By Dan Dempsey, Hawk One Team Leader
As Hawk One has traversed Canada over the past two years our team has had the privilege of meeting two special groups of people – the RCAF veterans who flew and worked on the F-86 during the heydays of the Sword along with hundreds of youngsters whose wide-eyed stares have marveled at the beauty of Hawk One. Watching the jet fly has set many a young mind racing with imagination, but for the veterans it has been fifty year-old memories that have been rekindled. They too were once young…
It is a sad reality that time stands still for no one, not even the steely-eyed fighter pilot, and so it is that we have had to recently bid a fond farewell to two stalwart members of the Sabre fraternity – Don Myles and Jim McCombe. Both had a nostalgic connection to Hawk One.
Having joined the RCAF in 1952, Don Myles was a young fighter pilot on 441 (F) Sqn when a certain Sabre 5 arrived at No.1 Fighter Wing in Marville, France in early 1955. Bearing the RCAF serial number 23314, this was the aircraft destined to become Hawk One 54 years later. Don was among the first pilots to fly 314, doing so for the first time on March 15, 1955. He would do so numerous times over the next 16 months until the aircraft was replaced by the Sabre 6 and repatriated to Canada. In all Don would complete four operational tours in Europe during the Cold War, including a tour as commanding officer of 441 Tac (F) Sqn on the CF-104 Starfighter. In retirement in Victoria, BC, he was a regular tour guide at the BC Aviation Museum, conducting his last tour only a few weeks before he passed away on November 16, 2010.
Sabre 23314, the RCAF fighter destined to become Hawk One. The jet served 16 years in the RCAF, including as a training aircraft for the Golden Hawks in 1962-1963.
Jim McCombe joined the RCAF in the early fifties fresh out of high school and following conversion onto the F-86 at RCAF Stn Chatham, N.B. found himself posted to No. 3 Fighter Wing in Zweibrucken, West Germany where he served on 434 (F) Sqn. Subsequently returning to Chatham to instruct at the OTU, he was destined to become a charter member of the RCAF Golden Hawks aerobatic team when he was selected by team leader S/L Fern Villeneuve to fly the right wing position on the team in February 1959. He spent three years on the team, his last as team leader in 1961. All told, Jim put in over 900 hours of aerobatic flying on the Sabre and flew in over 200 Golden Hawk airshows. He concluded his 23 year Air Force career as a search and rescue pilot in his hometown of Summerside, P.E.I. Jim later spent 12 years with the Department of Transport and finished his flying career as chief pilot of Atlantic Airways where he continued to motivate young people to fly. Jim passed away in Halifax on January 7, 2011.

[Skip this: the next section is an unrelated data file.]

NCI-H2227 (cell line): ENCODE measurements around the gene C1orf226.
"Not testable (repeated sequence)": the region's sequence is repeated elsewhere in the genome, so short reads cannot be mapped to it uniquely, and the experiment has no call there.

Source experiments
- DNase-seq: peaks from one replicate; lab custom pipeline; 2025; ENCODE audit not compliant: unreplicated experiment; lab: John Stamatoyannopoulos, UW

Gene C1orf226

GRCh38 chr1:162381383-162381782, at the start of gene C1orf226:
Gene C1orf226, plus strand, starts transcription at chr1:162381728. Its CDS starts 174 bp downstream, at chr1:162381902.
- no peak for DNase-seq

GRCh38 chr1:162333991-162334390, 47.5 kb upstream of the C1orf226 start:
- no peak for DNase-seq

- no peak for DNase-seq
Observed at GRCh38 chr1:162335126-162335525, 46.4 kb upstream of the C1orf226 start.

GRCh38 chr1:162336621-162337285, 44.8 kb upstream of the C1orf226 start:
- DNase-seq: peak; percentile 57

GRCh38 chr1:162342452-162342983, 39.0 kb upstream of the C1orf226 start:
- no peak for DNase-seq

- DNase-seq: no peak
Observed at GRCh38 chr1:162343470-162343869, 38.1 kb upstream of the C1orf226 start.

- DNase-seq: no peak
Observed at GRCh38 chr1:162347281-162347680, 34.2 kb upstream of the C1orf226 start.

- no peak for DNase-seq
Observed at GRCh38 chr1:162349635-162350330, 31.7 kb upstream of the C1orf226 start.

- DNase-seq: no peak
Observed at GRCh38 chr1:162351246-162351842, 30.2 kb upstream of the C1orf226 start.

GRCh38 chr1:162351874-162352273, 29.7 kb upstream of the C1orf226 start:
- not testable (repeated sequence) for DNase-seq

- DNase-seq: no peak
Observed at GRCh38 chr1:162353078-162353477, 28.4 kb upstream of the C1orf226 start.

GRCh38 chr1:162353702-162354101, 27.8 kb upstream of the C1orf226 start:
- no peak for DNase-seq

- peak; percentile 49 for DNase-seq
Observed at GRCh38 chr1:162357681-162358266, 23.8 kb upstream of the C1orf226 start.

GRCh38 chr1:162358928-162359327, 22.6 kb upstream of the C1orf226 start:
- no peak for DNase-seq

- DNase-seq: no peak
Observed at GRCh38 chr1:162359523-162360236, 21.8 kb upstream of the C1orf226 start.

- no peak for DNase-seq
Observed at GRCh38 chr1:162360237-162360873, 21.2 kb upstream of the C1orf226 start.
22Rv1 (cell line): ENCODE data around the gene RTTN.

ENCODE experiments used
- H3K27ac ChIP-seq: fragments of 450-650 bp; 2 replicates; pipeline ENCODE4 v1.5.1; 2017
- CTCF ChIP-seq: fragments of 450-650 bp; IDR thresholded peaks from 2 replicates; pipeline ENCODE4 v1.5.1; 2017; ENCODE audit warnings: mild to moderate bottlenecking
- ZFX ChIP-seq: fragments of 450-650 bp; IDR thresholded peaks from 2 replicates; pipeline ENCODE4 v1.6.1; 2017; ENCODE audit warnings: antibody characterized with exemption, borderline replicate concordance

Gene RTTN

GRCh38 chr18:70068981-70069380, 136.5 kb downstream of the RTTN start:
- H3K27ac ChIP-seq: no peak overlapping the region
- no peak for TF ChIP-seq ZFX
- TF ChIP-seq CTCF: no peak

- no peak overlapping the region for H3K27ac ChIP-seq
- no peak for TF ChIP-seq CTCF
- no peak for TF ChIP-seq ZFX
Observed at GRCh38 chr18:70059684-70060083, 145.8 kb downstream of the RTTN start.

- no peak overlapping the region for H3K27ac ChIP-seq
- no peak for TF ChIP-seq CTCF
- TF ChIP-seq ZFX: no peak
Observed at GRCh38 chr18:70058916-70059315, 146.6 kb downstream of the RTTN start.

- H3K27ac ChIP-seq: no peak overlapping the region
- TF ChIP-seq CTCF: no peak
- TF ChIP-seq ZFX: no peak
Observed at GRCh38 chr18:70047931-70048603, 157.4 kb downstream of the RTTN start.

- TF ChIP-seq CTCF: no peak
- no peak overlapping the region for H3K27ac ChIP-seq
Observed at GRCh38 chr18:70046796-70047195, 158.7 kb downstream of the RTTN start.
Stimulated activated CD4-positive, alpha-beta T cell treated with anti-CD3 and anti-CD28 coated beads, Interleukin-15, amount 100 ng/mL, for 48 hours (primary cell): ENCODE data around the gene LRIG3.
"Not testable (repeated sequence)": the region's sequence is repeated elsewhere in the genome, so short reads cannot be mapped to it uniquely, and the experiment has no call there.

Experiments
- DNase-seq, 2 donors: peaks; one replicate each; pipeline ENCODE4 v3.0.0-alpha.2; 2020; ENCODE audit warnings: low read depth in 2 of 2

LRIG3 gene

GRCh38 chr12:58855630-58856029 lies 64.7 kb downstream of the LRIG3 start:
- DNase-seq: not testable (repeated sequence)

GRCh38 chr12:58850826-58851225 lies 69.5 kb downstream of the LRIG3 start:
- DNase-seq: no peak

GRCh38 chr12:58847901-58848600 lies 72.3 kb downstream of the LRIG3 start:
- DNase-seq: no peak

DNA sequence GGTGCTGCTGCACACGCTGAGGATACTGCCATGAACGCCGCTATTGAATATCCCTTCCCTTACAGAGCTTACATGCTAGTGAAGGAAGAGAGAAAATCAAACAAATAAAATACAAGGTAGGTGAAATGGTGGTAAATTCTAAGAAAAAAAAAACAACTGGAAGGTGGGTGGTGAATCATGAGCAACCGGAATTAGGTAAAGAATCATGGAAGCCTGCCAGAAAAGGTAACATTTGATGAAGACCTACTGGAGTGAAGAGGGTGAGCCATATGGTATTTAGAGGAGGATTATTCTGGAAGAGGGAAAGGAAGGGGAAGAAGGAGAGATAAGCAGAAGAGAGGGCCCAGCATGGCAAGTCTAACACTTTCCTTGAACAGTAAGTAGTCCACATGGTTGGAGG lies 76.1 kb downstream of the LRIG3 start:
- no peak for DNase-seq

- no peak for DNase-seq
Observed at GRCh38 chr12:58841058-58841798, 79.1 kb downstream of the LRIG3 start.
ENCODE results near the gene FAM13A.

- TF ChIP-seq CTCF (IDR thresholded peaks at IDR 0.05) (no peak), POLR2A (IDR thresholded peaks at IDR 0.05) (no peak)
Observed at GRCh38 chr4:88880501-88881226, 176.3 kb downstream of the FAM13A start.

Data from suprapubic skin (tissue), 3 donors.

Don Myles and Jim McCombe are characteristic of the hundreds of young men in the RCAF who stood alert during the early days of the Cold War in Europe. They loved to fly and served their country with distinction. Both were also very strong supporters of the Hawk One program.
We are proud to have known these fine gentlemen … and honoured to carry on their legacy. After all, they too once “danced the skies on the laughter-silvered wings” of an F-86 Sabre.
Per Ardua Ad Astra
Oh! I have slipped the surly bonds of earth,
And danced the skies on laughter-silvered wings;
Sunward I’ve climbed, and joined the tumbling mirth
Of sun-split clouds, — and done a hundred things
You have not dreamed of — Wheeled and soared and swung
High in the sunlit silence. Hov’ring there
I’ve chased the shouting wind along, and flung
My eager craft through footless halls of air…
Up, up the long, delirious, burning blue
I’ve topped the wind-swept heights with easy grace
Where never lark or even eagle flew —
And, while with silent lifting mind I’ve trod
The high untrespassed sanctity of space,
Put out my hand, and touched the face of God.
John Gillespie Magee, Jr